Clover Leaf Dairy and a Love That Lasts a Lifetime…
By Jennifer VanKooten
The Dutch pioneers built straw dwellings among the oak trees in the Northwest corner of Pella after emigrating from the Netherlands. They were part of the Dutch coalition traveling under the leadership of Dominie Scholte. Scholte donated the land for burial plots in 1848 for some of the pioneers. It was incorporated in 1867 as a cemetery and it was referred to as Oakwood Cemetery in 1903. You may wonder what a cemetery has to do with a Dairy. This section of rolling hills was also rich pasture land, the cemetery provided both designated graves and area to expand which needed to be maintained. Livestock was a vital part of pioneer life both in working the land, producing food and controlling the growth. Agriculture helped make Pella sustainable and pasture was an added value product for the cemetery trustees.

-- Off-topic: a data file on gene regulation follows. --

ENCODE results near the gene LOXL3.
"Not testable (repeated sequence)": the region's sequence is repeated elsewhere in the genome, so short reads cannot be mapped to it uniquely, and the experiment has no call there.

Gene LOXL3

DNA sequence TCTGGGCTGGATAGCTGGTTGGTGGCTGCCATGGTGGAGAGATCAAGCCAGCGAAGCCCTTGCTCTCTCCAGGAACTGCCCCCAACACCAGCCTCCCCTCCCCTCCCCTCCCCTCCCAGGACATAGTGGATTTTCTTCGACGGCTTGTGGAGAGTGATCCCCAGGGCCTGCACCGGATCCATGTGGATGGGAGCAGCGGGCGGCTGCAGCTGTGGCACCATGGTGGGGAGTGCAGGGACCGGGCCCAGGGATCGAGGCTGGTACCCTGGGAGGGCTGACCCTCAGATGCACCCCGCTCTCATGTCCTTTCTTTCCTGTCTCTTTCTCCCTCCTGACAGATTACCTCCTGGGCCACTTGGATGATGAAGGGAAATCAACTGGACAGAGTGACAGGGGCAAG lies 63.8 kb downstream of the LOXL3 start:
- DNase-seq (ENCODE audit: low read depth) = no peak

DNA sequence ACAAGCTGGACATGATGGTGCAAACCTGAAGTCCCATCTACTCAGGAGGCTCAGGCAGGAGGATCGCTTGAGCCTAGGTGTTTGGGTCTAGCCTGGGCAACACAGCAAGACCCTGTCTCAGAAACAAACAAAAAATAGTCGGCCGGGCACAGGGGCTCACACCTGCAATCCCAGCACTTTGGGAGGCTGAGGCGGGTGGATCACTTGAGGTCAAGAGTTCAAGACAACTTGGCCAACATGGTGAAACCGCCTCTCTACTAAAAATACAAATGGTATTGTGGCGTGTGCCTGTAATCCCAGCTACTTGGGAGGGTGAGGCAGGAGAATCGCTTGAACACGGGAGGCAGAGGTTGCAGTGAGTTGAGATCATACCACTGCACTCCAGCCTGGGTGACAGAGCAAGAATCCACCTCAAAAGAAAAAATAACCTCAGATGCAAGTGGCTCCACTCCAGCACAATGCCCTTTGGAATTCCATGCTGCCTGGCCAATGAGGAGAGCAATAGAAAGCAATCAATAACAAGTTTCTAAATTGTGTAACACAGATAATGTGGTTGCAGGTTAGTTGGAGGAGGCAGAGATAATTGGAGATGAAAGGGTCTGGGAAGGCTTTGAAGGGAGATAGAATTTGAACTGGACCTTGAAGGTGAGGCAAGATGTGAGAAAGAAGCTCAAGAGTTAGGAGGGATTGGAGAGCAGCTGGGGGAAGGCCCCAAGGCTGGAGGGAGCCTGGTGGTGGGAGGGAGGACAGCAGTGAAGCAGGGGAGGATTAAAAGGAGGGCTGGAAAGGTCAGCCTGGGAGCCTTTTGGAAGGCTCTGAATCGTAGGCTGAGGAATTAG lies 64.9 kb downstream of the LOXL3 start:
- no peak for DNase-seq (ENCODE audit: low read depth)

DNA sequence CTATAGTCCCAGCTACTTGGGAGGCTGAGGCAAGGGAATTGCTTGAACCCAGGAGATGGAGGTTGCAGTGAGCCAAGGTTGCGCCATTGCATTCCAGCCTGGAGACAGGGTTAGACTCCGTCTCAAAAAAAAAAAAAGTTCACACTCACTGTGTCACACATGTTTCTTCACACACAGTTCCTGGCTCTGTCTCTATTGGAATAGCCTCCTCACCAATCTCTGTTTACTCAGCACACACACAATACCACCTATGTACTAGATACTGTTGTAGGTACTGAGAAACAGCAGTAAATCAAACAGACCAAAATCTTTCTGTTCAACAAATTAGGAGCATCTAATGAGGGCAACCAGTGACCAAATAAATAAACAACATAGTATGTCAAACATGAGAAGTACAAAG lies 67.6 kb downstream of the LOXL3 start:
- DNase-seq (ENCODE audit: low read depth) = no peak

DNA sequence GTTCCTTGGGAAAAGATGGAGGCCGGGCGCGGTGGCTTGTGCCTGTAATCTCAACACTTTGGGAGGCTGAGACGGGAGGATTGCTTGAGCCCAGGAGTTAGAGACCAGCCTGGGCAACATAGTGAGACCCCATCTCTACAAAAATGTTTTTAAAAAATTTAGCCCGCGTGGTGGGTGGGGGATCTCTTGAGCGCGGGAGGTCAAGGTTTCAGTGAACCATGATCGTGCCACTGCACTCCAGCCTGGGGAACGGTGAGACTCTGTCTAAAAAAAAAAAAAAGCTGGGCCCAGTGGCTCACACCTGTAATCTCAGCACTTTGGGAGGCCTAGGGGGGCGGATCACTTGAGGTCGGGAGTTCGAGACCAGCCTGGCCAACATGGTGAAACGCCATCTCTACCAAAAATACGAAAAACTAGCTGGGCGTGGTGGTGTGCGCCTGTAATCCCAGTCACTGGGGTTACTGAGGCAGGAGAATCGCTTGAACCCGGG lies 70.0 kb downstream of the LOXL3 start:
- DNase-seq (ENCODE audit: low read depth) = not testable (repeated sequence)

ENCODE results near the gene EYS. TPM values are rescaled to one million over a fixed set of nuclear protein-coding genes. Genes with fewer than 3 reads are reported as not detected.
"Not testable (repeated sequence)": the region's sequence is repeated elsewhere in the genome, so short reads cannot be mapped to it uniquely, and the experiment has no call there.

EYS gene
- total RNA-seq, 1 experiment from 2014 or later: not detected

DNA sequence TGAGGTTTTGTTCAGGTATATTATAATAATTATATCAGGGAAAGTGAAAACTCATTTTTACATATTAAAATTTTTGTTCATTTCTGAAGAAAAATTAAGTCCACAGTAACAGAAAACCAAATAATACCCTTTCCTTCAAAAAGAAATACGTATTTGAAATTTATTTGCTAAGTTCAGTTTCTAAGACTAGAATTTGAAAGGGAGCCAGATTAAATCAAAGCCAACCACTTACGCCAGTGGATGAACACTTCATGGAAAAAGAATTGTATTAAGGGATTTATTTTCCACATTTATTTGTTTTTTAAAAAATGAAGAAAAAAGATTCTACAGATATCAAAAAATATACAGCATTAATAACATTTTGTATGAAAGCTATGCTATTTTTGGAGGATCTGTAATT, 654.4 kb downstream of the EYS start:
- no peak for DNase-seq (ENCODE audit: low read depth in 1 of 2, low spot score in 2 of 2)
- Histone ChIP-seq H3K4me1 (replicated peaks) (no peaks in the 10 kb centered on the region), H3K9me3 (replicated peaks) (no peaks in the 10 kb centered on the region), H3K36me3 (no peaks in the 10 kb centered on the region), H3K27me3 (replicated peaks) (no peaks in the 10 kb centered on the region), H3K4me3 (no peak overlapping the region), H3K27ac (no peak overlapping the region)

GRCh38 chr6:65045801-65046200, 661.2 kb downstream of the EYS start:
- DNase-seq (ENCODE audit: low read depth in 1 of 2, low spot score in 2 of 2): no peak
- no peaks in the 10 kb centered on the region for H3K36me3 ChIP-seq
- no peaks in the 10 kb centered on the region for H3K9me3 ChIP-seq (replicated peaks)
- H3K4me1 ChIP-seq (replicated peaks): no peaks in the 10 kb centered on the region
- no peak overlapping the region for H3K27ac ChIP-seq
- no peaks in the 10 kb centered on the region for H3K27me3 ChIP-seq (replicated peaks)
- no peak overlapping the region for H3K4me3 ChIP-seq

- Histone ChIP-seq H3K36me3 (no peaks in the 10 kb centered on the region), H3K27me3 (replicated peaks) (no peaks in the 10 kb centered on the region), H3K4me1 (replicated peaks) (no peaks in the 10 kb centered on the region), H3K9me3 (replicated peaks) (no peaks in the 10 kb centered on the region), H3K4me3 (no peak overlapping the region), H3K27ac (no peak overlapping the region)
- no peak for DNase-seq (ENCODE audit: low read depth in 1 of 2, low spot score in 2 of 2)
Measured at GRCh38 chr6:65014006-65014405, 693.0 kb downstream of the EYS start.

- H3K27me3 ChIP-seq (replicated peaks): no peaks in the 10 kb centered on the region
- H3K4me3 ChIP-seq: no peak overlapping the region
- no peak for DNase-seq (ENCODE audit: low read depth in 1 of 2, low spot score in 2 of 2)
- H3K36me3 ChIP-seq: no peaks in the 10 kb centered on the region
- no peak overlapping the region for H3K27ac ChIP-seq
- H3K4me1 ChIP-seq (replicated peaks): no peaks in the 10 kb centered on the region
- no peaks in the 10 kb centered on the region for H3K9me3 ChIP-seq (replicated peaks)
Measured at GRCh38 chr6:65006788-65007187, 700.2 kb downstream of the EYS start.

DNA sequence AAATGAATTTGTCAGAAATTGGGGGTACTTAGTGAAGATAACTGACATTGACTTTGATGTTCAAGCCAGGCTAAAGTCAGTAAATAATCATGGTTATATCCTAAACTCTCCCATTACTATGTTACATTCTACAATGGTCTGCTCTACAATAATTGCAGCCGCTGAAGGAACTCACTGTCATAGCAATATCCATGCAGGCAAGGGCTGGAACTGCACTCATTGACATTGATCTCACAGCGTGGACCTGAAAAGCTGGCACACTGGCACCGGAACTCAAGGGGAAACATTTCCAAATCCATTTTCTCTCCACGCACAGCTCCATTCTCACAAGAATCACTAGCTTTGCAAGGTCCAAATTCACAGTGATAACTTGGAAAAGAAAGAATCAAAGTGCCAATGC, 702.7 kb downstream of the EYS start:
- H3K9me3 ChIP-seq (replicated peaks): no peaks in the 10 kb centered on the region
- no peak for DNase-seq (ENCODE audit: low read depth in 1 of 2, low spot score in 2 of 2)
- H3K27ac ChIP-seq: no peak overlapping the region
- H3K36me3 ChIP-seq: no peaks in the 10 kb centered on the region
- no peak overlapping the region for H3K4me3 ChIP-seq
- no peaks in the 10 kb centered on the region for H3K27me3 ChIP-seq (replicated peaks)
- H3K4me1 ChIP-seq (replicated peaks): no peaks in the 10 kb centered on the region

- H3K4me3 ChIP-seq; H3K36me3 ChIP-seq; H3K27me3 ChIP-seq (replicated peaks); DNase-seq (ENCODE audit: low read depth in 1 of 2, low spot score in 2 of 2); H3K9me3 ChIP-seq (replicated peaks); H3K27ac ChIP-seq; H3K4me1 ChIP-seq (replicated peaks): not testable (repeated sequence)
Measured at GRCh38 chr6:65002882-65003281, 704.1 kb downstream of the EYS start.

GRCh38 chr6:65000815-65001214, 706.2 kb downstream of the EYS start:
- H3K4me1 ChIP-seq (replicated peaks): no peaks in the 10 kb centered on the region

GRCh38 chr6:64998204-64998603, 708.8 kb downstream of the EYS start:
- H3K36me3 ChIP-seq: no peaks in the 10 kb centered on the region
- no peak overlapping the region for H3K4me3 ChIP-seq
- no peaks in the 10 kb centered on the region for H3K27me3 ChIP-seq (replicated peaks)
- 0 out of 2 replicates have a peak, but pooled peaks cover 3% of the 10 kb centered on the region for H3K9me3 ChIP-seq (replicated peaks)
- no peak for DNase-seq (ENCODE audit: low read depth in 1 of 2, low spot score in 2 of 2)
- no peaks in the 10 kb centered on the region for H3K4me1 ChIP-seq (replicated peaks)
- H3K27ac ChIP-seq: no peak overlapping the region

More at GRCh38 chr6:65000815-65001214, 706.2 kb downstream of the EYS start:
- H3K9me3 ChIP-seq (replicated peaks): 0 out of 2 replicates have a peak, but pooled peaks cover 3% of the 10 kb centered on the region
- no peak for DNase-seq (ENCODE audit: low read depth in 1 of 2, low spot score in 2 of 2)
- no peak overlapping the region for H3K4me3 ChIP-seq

In May or June of 1906, Hendrik and Johanna Lubbers immigrated to Pella from the Netherlands. Arriving with the Dutch couple were their three small children ages five, three, and six weeks old. Hendrik Lubbers was employed as the caretaker of Oakwood Cemetery. By 1907, Hendrik had invested in a few milk cows and began selling the extra milk by making the deliveries with a horse and two-wheel cart. This started a dairy business for the Lubbers’ family that spanned three generations! The Lubbers family eventually had six children, Katheryn, Martin, Grace, Klassina, Andrew and Gerard. They also brought Tony and Gerrit VanSetten into their family after their parents passed away.